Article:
Philip Sulidae – History of Violence (CD Unfathomless)


A hybrid between remote field recording and electronic soundscape, History of Violence succeeds to confuse, scare and intrigue the interested listener, and this all with the aural equivalent of tiny microscopic debris.

I remember learning about a theory called morphic resonance. The theory is based on the hypothesis that molecules, atoms and genes have a memory, kinda like if events get carved into DNA, a memory formed of things happened to species (earlier) in time. Although pseudoscience, if only something holds true, the places where Australian-based composer has recorded History of Violence, most likely will be a desolate place, where sadness reigns more than anything else. Australian’s Belanglo State Forest where this was created, or at least some of the field recordings used, has been the operating area for Australian mass murderer Ivan Milat, who killed and buried seven young people in the early nineties.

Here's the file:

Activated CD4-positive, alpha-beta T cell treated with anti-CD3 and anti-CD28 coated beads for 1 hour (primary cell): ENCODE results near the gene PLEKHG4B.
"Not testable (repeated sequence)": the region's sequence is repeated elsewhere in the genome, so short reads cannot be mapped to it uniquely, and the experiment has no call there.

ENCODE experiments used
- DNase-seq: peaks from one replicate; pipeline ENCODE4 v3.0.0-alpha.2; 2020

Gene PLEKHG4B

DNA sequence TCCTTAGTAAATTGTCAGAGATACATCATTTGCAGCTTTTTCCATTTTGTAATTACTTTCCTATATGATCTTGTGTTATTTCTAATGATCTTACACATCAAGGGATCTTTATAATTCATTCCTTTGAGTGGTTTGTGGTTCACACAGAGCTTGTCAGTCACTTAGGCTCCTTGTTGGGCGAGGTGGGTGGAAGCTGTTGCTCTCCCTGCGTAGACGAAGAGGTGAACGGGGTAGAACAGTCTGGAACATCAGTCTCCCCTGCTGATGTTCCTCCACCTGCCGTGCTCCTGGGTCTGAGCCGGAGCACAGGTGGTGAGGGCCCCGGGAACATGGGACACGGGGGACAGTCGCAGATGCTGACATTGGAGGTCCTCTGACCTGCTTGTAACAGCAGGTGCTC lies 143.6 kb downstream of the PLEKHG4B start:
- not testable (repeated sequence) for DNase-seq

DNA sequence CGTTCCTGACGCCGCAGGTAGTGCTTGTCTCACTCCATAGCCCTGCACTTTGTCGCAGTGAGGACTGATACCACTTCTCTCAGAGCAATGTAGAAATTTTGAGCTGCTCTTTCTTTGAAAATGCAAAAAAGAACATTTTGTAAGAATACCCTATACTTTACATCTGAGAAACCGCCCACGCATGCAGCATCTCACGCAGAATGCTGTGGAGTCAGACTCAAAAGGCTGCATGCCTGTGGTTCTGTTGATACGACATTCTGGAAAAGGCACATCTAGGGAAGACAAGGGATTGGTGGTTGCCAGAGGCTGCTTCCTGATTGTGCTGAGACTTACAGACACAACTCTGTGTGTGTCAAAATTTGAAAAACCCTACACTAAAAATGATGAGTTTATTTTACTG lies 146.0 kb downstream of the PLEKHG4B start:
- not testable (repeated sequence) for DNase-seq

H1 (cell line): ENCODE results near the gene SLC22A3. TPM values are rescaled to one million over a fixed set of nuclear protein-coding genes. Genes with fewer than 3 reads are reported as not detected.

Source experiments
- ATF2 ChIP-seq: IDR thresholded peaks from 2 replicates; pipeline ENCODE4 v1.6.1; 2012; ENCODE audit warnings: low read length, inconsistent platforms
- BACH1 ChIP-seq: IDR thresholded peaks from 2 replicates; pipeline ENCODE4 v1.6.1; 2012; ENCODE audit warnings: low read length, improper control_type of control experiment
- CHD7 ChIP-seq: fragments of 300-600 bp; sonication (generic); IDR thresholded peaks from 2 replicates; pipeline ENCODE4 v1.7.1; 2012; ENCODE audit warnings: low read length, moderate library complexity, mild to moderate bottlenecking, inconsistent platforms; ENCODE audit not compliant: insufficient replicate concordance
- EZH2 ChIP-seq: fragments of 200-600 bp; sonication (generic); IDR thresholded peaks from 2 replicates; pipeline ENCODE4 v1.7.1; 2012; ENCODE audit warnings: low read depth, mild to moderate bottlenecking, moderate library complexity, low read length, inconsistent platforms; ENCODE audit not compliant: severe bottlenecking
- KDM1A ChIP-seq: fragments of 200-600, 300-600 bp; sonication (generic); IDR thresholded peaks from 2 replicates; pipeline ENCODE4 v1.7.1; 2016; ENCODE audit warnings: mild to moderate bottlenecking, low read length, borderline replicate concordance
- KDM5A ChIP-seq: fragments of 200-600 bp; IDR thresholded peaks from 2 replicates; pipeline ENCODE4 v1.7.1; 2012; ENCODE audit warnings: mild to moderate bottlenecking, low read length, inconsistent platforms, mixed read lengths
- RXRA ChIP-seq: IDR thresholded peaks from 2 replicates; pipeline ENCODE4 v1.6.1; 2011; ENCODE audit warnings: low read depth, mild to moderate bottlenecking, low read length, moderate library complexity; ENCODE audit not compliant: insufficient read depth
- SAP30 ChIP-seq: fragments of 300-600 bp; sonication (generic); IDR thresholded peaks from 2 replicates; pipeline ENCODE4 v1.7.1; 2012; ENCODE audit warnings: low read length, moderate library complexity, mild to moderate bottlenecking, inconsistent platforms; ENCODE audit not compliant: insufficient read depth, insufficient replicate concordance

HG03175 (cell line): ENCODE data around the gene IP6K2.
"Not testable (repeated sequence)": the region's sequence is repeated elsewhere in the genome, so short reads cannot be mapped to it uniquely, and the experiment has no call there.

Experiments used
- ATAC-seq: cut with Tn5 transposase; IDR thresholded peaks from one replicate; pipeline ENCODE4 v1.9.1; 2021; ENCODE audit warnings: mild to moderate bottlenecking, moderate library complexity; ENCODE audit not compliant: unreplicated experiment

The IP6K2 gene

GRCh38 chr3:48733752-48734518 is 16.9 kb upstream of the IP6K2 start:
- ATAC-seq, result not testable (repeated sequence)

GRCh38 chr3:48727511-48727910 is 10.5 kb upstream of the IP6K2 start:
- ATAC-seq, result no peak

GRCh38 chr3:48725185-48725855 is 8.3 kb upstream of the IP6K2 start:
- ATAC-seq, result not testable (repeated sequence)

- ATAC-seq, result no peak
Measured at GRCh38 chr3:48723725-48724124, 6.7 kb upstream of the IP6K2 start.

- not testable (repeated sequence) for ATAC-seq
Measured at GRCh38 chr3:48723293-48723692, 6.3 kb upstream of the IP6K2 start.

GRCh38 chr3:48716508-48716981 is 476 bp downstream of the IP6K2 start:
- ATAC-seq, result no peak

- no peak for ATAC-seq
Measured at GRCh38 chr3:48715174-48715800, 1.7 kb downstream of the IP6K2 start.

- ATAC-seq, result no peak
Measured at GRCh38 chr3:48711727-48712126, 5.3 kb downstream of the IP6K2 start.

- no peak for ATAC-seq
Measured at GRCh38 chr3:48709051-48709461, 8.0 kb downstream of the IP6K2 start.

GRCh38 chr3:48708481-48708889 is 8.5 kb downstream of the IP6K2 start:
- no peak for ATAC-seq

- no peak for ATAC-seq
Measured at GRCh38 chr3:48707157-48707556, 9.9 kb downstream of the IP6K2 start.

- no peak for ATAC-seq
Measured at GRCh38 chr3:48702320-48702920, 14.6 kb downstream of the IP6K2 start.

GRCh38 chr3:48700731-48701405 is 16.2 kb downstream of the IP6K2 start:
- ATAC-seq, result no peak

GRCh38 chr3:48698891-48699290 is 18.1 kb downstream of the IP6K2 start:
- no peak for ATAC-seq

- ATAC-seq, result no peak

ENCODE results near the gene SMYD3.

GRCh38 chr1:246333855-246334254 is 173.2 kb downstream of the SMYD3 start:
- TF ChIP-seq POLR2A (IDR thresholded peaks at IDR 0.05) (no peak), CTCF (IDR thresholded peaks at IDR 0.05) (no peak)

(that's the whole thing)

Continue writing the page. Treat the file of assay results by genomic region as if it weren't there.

At first, the feel of a sunburned desolate area, extremely calm and silent. Extremely low volumes, uncovering nearly inaudible filth, protecting the area from human interference once more. Second listen reveals lots of dynamics and when loud enough the understanding creeps in that something might very wrong. Not exactly power electronics, a genre known for its awkward tribute-paying to mass slaughterers, but certainly not less unnerving, just in a different way. Low volume seems to be part of the experience, as if the hidden message is there but it had to stay below the radar, evoking atmospheres of suddenly abandoned campfires, solitary walks and getting lost in unknown territory, adrenaline levels increasing as twilight arrives unexpectedly early. History of Violence plays mainly at the subconscious level, resulting in the strange perception that, once finished, one is not sure what really has occurred, other than that it is something to experience again. PvdG.